Romance an eldritch horror in this kiss-a-Cthulhu dating sim from DreadXP

DreadXP, the publisher of the Dread X collections of indie horror hors d'oeuvres, is doing something a little different for its next game. It's a romantic visual novel and dating sim called Sucker for Love: First Date, it's coming in December, and we've got the very first, very weird, trailer.

To be fair, it's not all that different from what DreadXP has done previously: It's actually an eldritch horror dating simulator in which you'll pursue the women of your (literal) dreams—Ln'eta, Estir, or Nyanlathotep—by invoking rituals inspired by the Cthulhu mythos. It might even be familiar to fans: Sucker for Love: First Date is based on one of the shorts in the Dread X Collection 2.

"Following the amazing reception to the original Sucker for Love concept featured in Dread X Collection 2, we knew we had something special on our hands,” DreadXP owner and producer Patrick Ewald said. "We’re delighted to work with developer Joseph Hunter of Akabaka on expanding Sucker for Love into a series of fun and bizarre games."

Naturally, Sucker for Love: First Date "significantly expands" on the original concept, with a full visual novel treatment and a storyline that's more meaningfully impacted by player decisions. Each of the game's dateable deities is fully voiced and won't judge you for any "abnormal desires," and while cosmic horror is inherently, you know, horrific, this is emphatically not a horror game, and there's not even any real danger to the player. "This is a dating game!" DreadXP said.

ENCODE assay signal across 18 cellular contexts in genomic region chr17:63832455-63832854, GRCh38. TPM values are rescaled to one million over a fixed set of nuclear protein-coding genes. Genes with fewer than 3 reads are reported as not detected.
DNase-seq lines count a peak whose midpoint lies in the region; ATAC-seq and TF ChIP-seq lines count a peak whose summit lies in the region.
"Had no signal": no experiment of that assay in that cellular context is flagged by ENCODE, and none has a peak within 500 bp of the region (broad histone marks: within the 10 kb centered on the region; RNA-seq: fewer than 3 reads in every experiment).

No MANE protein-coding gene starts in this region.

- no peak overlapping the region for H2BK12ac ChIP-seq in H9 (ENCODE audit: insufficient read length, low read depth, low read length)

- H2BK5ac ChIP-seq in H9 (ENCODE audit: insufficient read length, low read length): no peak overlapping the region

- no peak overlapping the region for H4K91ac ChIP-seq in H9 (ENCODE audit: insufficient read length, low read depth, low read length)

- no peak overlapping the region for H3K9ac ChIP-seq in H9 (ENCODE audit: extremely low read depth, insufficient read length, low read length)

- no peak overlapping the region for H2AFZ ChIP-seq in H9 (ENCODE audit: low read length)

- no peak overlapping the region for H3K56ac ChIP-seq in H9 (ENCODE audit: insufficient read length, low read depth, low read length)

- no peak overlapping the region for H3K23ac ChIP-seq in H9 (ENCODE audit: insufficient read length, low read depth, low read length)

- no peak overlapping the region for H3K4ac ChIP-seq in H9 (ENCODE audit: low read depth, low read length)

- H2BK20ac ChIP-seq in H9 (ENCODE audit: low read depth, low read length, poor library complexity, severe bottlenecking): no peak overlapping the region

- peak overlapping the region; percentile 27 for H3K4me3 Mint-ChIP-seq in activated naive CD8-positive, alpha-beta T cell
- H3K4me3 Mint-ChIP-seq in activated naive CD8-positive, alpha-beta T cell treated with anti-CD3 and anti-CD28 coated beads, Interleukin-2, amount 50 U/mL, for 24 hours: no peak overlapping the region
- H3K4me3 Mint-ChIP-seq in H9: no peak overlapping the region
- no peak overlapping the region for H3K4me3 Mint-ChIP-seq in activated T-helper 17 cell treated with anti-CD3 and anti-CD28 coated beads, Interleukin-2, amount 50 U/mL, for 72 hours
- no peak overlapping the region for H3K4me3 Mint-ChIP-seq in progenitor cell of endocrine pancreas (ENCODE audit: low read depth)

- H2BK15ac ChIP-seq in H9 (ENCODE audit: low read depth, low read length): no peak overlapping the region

That may be, but it's not often you see visual novel trailers pledge that "no matter how badly we're made to grovel and wail in the face of the terror of our impending deaths, so long as I'm with you it's all okay!" I'm not a visual novel aficionado by any means, but I may need to give this one a look. 

Sucker for Love: First Date will be available on Steam and in December. Have a look at some more screens and images below.

Andy Chalk

Andy has been gaming on PCs from the very beginning, starting as a youngster with text adventures and primitive action games on a cassette-based TRS80. From there he graduated to the glory days of Sierra Online adventures and Microprose sims, ran a local BBS, learned how to build PCs, and developed a longstanding love of RPGs, immersive sims, and shooters. He began writing videogame news in 2007 for The Escapist and somehow managed to avoid getting fired until 2014, when he joined the storied ranks of PC Gamer. He covers all aspects of the industry, from new game announcements and patch notes to legal disputes, Twitch beefs, esports, and Henry Cavill. Lots of Henry Cavill.